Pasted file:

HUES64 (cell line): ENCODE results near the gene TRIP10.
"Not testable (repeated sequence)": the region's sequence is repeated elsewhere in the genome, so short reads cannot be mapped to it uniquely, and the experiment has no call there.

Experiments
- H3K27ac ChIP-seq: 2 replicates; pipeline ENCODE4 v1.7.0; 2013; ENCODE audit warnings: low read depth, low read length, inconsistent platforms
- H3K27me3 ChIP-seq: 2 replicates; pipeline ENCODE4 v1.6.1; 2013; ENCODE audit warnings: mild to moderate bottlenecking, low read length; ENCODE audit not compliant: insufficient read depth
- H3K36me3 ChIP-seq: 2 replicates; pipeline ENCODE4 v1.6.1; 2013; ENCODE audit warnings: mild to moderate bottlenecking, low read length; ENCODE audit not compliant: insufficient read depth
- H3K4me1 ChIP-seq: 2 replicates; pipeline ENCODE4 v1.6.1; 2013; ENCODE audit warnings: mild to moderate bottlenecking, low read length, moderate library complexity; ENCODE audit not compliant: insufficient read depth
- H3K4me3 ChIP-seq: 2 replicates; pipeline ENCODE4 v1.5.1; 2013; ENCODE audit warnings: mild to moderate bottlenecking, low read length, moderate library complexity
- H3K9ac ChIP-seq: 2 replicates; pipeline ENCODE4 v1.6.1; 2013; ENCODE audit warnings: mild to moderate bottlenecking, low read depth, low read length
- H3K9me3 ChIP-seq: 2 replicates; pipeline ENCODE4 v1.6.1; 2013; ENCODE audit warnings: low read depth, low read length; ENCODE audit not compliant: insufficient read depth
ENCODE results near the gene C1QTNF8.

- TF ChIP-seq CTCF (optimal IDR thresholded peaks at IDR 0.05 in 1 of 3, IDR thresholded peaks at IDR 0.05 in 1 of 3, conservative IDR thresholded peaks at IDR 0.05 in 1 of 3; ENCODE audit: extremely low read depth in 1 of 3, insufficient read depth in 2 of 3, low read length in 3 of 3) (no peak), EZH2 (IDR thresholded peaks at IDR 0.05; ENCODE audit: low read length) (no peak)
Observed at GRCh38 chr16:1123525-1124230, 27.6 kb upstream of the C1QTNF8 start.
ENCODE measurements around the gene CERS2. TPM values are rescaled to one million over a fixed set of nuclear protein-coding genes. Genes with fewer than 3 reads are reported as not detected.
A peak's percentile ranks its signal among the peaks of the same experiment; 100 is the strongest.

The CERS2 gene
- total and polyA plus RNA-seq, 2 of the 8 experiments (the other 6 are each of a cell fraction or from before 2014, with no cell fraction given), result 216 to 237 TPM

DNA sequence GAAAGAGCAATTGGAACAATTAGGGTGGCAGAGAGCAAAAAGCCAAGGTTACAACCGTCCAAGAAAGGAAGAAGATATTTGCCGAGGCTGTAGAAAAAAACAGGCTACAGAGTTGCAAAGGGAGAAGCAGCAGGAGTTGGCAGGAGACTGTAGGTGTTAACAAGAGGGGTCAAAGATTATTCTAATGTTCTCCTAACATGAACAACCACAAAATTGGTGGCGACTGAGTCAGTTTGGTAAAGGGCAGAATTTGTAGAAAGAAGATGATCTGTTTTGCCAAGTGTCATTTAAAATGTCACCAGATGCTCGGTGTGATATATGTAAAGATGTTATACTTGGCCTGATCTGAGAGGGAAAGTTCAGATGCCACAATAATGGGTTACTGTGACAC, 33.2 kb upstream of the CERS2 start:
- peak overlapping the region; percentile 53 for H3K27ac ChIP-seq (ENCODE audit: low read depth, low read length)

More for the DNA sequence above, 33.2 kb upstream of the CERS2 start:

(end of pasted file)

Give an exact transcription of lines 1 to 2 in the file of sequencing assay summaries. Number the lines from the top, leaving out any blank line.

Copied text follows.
HUES64 (cell line): ENCODE results near the gene TRIP10.
"Not testable (repeated sequence)": the region's sequence is repeated elsewhere in the genome, so short reads cannot be mapped to it uniquely, and the experiment has no call there.